The church is the Union Church of Pocantico Hills, and it’s the small, neighborhood church that the Rockefeller family attended when they were at their “country home”. When you’re a Rockefeller, you can spend lots of money on anything you choose. And what the Rockefellers chose was to spend money making their church beautiful. In particular, to buy stained-glass windows for it.
They commissioned the windows, actually. From Henri Matisse and Marc Chagall; maybe you’ve heard of them?
Matisse was a friend of Abby Aldrich Rockefeller, and he did the rose window at the request of her son, Nelson (maybe you’ve heard of him, too: he was the U.S. Vice President for a while, under Gerald Ford). It was the last piece that Matisse did before he died.
The Chagall windows were done at the request of Nelson’s brother David, in memory of their father, John D. Rockefeller, Jr. They’d initially planned only the largest, The Good Samaritan (the one visible on the right side of the photo), which opposes Matisse’s rose window. In the end, though, Chagall did eight smaller windows, as well, four on each side of the church.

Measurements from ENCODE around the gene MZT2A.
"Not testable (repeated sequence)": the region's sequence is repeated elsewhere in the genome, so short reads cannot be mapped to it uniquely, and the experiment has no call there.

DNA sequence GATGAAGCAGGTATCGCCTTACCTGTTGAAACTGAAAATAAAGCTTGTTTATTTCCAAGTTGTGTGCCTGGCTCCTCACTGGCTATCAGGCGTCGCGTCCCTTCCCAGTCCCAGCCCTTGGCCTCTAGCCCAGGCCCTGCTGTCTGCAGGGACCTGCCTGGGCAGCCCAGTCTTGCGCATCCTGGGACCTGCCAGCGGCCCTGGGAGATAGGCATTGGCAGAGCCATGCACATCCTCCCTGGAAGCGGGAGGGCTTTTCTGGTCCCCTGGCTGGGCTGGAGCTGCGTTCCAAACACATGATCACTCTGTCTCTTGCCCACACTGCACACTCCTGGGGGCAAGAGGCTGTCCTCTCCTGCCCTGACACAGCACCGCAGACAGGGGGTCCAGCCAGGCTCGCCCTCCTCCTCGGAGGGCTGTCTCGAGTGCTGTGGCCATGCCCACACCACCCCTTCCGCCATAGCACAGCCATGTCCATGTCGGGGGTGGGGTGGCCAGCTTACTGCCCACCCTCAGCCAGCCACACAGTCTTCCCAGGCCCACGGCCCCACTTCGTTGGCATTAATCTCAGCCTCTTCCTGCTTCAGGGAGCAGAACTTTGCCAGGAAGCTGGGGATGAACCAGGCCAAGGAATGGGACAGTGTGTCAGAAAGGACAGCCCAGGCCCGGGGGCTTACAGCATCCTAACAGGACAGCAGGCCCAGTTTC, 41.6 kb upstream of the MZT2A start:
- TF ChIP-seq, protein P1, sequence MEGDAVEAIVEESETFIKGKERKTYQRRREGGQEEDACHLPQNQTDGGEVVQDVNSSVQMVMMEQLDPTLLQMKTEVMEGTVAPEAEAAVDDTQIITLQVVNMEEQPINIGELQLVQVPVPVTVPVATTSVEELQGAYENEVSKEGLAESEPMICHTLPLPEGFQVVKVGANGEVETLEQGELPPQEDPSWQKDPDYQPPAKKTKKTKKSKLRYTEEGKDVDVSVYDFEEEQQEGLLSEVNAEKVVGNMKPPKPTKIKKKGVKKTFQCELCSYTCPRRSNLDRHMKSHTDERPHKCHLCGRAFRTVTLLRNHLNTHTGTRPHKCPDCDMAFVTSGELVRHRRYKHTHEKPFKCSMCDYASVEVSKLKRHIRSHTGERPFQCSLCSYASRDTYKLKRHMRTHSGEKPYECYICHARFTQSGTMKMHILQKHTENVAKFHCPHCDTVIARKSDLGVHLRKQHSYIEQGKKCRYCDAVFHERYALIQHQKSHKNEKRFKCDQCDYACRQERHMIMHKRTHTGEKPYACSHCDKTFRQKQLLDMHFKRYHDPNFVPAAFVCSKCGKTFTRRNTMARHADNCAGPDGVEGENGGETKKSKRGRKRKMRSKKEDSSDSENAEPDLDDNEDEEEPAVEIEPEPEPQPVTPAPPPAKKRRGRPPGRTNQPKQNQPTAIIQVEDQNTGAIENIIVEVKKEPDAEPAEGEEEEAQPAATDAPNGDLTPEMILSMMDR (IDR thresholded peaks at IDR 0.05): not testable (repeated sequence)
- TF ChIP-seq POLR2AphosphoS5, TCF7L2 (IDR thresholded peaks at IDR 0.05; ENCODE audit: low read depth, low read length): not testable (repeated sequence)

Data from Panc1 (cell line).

Read David Rockefeller’s recollection of the commissioning of the windows in the link above.
And they’re beautiful. I love the colours and the designs. Chagall is a favourite of mine, in general, and I stop and visit these windows once or twice a year.
You can, too: they’re open for viewing from April through December, church schedule permitting. If you’re in the area, they’re worth a stop. And you can take a walk in the nearby Rockefeller State Park Preserve.
[Classical music fans may recognize this entry’s title as the name of a set of pieces by Ottorino Respighi. Best known for his Pines of Rome set, Respighi wrote a number of thematic pieces for orchestra, including Fountains of Rome, Church Windows, Brazilian Impressions, and Ancient Airs and Dances.]